On August 28, 2009, the U.S. Ninth Circuit Court of Appeals reversed the denial of class certification in Yokoyama v. Midland Nat’l. Life Ins. Co., 07-16825 (9th Cir. 2009), an action challenging the sale of deferred annuities to senior citizens. Plaintiffs alleged three violations of Hawaii’s Deceptive Practices Act (the Act): (1) that the products were inherently unfair or deceptive; (2) that the products were marketed in such a way as to make them unfair or deceptive; and (3) that the products were inherently unsuitable when sold to seniors. The district court denied certification largely on the basis that the Act required showings of individual reliance; the court of appeals held that no such showings were required and directed that a class be certified. (Please click here for the opinion.)

Plaintiffs originally alleged that the annuity products were unsuitable for most seniors. The magistrate recommended class certification; the district court, however, rejected the magistrate’s recommendation, finding that common issues did not predominate as there would need to be an individualized inquiry into suitability, each purchaser’s situation and the sales pitch made. The district court noted that in the complaint, “the Plaintiffs do not argue that the deferred annuities are universally unsuitable for seniors; rather, their position is that the product is unsuitable for most seniors.” (emphasis original). The district court further noted that plaintiffs shifted their theory in their reply brief and argued that the annuities were inherently deceptive and unsuitable for any investor. As this was not alleged in the complaint or motion for class certification, the insurer did not have an opportunity to respond and the motion for class certification was dismissed without prejudice. The parties stipulated that plaintiffs could file a third amended complaint and a new motion for class certification. 239 F.R.D. 607 (D. Hawaii July 2006).

Plaintiffs amended their complaint to focus on the alleged inherent unsuitability of the products for any investor and the uniform sales material provided to the prospective insureds. The magistrate recommended class certification, but the district court again denied certification. The district court found that individual inquiries would be required into: (1) what information was conveyed to annuitants; (2) whether each class member relied on alleged misstatements; (3) individual damages; and (4) individual suitability. The district court explicitly rejected the inherent unsuitability argument. 243 F.R.D. 400 (D. Hawaii June 2007) (“The court previously ruled that suitability claims are inappropriate for class standing and Plaintiffs’ allegation of ‘inherent’ unsuitability does not change this analysis.”). The district court also found that a class action would not be a superior method of adjudicating Plaintiffs’ claims for four reasons:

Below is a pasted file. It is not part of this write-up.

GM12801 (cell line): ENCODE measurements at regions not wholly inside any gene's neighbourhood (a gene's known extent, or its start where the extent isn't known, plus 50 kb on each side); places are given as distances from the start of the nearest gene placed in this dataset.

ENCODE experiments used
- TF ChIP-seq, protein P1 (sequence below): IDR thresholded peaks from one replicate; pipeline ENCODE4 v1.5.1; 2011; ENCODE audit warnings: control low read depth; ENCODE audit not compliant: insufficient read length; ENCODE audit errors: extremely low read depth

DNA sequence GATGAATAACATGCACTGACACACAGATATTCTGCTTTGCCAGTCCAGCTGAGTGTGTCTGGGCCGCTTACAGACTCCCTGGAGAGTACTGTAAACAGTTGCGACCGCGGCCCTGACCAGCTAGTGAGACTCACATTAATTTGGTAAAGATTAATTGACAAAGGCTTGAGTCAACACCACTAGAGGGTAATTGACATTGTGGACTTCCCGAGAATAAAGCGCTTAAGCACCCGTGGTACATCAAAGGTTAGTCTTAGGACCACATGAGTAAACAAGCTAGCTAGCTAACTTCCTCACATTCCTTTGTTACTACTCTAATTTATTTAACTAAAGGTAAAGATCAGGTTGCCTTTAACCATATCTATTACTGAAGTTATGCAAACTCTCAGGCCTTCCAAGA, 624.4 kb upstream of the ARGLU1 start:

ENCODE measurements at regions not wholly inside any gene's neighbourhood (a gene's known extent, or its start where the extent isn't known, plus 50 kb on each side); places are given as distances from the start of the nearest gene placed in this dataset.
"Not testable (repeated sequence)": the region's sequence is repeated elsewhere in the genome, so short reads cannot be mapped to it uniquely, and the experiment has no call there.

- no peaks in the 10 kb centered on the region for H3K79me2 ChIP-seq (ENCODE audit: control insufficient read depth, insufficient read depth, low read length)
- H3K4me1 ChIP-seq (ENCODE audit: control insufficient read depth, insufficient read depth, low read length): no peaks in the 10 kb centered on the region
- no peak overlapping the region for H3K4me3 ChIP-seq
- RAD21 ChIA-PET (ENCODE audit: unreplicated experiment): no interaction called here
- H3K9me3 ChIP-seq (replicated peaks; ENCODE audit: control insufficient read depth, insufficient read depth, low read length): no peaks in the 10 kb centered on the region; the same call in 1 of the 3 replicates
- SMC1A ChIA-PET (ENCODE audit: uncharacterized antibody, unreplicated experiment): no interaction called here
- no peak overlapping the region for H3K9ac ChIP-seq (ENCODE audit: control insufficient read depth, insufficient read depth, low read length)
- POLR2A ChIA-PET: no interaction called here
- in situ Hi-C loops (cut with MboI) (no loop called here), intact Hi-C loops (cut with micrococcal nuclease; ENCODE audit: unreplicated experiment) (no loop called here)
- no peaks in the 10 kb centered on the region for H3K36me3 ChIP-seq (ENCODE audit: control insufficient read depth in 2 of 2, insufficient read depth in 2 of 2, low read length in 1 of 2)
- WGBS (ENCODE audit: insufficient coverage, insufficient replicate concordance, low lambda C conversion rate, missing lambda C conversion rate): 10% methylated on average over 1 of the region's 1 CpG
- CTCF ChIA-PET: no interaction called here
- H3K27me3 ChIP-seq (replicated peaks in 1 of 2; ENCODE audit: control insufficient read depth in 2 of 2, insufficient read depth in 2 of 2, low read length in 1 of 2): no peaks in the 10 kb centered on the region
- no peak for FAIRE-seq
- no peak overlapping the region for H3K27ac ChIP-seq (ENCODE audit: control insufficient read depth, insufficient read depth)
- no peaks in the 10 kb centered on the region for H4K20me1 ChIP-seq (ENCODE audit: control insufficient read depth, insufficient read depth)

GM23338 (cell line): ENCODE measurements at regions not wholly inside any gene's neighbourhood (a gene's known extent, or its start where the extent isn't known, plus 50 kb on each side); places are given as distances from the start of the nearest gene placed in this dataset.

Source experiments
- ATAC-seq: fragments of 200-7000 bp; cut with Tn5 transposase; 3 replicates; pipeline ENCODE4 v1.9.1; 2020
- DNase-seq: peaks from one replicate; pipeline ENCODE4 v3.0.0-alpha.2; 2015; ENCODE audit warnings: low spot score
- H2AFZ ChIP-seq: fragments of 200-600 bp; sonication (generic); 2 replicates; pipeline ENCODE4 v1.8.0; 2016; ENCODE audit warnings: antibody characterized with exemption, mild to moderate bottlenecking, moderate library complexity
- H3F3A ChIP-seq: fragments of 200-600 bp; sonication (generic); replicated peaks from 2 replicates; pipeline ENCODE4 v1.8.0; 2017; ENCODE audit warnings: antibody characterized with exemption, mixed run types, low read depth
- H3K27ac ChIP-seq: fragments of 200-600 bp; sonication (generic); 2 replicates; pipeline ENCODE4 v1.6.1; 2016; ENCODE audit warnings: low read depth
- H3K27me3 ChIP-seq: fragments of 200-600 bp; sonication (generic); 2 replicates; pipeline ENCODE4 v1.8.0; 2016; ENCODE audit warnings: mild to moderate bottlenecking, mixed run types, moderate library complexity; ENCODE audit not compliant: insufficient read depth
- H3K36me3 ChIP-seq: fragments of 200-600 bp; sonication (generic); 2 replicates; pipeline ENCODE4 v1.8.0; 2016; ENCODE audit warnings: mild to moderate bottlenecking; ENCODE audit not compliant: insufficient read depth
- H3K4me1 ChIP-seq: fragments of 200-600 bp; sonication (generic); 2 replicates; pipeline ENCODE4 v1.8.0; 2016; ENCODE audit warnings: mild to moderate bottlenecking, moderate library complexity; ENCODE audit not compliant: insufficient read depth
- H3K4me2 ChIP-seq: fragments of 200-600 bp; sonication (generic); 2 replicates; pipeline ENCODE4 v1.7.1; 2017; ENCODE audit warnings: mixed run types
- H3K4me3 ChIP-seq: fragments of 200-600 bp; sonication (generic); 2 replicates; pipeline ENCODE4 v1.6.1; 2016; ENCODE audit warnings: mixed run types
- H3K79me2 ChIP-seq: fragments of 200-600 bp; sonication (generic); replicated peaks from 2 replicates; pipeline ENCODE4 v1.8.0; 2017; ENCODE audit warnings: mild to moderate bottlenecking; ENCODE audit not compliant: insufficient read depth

• Because individual inquiries would be required, a class action would not necessarily conserve judicial or litigant resources;
  • Individuals had incentives to pursue individual actions because treble damages and attorneys’ fees were allowed under the Hawaii statute;
  • There might be individual claims against independent brokers and these claims could not be adjudicated in a class action; and
  • Potential class members had other options for seeking redress if class certification were denied.

The Ninth Circuit accepted an appeal of the class certification denial under Rule 23(f). The court reversed the denial of class certification and directed that a class be certified. The dispositive issue was whether the Hawaii Deceptive Practices Act requires a showing of individual reliance. Because the issue underlying the denial of class certification was a purely legal one, the court applied a de novo standard of review. The court determined that the Act looks to the reasonable consumer to determine whether practices are deceptive, so that an objective test should be applied. Further, plaintiffs alleged that the deception was contained in the standardized materials used by the insurer, rather than in individual statements communicated to the consumers. Accordingly, the court concluded that “[t]he plaintiffs have thus crafted their lawsuit so as to avoid individual variance among the class members.” Finally, the court held that while individual damages calculations would have to be made if plaintiffs were successful, that inquiry did not preclude class certification. Without addressing the merits of the underlying claims, the court ruled that the class should be certified. (A concurring judge on the panel disagreed with the majority’s view of the applicable standard of review, but agreed that the district court’s error of law warranted reversal.)